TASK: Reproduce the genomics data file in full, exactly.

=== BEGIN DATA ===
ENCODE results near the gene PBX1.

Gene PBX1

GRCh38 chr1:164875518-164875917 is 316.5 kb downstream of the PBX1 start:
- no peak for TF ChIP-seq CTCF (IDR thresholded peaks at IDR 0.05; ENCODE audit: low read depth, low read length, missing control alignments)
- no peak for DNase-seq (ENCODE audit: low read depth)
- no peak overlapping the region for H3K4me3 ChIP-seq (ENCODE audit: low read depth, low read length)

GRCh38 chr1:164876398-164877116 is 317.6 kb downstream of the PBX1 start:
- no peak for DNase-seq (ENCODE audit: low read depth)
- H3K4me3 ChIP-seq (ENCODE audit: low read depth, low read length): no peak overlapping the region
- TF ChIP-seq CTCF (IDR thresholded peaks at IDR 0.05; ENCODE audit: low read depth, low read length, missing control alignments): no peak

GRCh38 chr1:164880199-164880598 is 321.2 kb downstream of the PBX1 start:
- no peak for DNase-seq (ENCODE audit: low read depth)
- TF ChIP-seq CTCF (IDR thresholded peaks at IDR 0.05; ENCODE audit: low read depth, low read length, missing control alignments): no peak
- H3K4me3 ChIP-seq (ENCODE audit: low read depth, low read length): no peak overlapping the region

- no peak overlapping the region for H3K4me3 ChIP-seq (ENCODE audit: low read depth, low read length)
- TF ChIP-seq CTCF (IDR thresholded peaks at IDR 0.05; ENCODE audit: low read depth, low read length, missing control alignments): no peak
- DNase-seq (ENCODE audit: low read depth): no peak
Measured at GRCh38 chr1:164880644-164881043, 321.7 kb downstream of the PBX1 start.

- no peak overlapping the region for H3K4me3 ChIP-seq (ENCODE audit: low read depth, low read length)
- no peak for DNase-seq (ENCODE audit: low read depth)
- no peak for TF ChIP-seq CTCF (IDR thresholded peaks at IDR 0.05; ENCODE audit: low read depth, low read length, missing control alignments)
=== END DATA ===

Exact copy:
ENCODE results near the gene PBX1.

Gene PBX1

GRCh38 chr1:164875518-164875917 is 316.5 kb downstream of the PBX1 start:
- no peak for TF ChIP-seq CTCF (IDR thresholded peaks at IDR 0.05; ENCODE audit: low read depth, low read length, missing control alignments)
- no peak for DNase-seq (ENCODE audit: low read depth)
- no peak overlapping the region for H3K4me3 ChIP-seq (ENCODE audit: low read depth, low read length)

GRCh38 chr1:164876398-164877116 is 317.6 kb downstream of the PBX1 start:
- no peak for DNase-seq (ENCODE audit: low read depth)
- H3K4me3 ChIP-seq (ENCODE audit: low read depth, low read length): no peak overlapping the region
- TF ChIP-seq CTCF (IDR thresholded peaks at IDR 0.05; ENCODE audit: low read depth, low read length, missing control alignments): no peak

GRCh38 chr1:164880199-164880598 is 321.2 kb downstream of the PBX1 start:
- no peak for DNase-seq (ENCODE audit: low read depth)
- TF ChIP-seq CTCF (IDR thresholded peaks at IDR 0.05; ENCODE audit: low read depth, low read length, missing control alignments): no peak
- H3K4me3 ChIP-seq (ENCODE audit: low read depth, low read length): no peak overlapping the region

- no peak overlapping the region for H3K4me3 ChIP-seq (ENCODE audit: low read depth, low read length)
- TF ChIP-seq CTCF (IDR thresholded peaks at IDR 0.05; ENCODE audit: low read depth, low read length, missing control alignments): no peak
- DNase-seq (ENCODE audit: low read depth): no peak
Measured at GRCh38 chr1:164880644-164881043, 321.7 kb downstream of the PBX1 start.

- no peak overlapping the region for H3K4me3 ChIP-seq (ENCODE audit: low read depth, low read length)
- no peak for DNase-seq (ENCODE audit: low read depth)
- no peak for TF ChIP-seq CTCF (IDR thresholded peaks at IDR 0.05; ENCODE audit: low read depth, low read length, missing control alignments)